About Sutton under Whitestonecliffe
Sutton, or Sutton under Whitestonecliffe, is named to distinguish it from several other villages named Sutton in Yorkshire alone.
It is situated on the main Thirsk to Helmsley Road (A170) 3.5 miles east of Thirsk and approximately one mile from the foot of the formidable Sutton Bank, whose craggy limestone rocks overlook the village.
Sutton is probably of Anglo-Saxon roots with the place name ending ‘ton’ meaning a farm or settlement. Its first written record is in the Doomsday book 1086, where it mentions a ‘priest’ and a ‘mill’ as existing here. The mill still remains, but neither the priest nor his Chapel in which he would officiate, continues. Situated in the centre of the ‘old’ village, the notable feature of the crab-mill is still to be seen. It was used for crushing crab apples to make cider vinegar, known locally as verjuice.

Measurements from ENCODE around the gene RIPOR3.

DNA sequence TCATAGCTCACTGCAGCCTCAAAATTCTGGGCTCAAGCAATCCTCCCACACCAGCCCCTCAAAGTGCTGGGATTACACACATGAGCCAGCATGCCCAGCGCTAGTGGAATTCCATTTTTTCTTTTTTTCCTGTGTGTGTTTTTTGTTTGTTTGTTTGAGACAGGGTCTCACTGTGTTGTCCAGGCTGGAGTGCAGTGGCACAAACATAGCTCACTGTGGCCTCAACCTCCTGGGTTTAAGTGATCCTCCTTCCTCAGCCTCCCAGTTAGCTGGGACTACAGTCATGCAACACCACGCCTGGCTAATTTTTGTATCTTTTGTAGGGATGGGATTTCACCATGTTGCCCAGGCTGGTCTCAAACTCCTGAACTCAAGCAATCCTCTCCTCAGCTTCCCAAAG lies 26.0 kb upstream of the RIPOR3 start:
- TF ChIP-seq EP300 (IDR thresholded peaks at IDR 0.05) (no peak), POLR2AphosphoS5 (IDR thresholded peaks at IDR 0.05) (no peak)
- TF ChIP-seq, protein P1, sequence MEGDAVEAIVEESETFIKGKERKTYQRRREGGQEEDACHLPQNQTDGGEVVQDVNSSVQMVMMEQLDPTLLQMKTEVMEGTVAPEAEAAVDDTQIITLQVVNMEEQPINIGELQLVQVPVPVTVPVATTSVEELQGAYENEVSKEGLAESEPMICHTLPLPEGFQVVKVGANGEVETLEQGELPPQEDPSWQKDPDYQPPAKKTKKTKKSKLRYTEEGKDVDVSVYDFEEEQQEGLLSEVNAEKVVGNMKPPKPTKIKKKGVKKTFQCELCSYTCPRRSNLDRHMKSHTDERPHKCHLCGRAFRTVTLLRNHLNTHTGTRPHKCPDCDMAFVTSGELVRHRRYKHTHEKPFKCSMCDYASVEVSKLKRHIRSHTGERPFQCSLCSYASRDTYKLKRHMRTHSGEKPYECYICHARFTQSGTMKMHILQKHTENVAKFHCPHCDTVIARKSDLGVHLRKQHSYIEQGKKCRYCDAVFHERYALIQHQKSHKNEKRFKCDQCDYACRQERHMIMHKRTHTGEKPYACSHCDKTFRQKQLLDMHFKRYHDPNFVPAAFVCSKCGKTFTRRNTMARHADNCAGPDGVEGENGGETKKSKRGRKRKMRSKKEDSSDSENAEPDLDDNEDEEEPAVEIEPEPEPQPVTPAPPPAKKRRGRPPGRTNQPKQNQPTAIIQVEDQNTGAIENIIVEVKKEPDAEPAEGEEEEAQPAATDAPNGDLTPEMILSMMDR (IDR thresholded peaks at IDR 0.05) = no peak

Sutton Hall, the former residence and property of the vicar of Felixkirk, is an imposing house of cut stone, consisting of a centre and side wings with spacious grounds. It now operates as a timeshare.
Today the parish of Sutton has a population of about 300 people with its own Parish Council, whose meetings and minutes are advertised on the central village notice board.
Sutton is a rural community surrounded by farms which specialise in dairy cattle, arable beef stock production, sheep and poultry. The village has its own oak furniture craftsman, Beaver furniture.
Sutton boasts various holiday cottages, bed and breakfast businesses and wig-wam holiday cabins located throughout the village.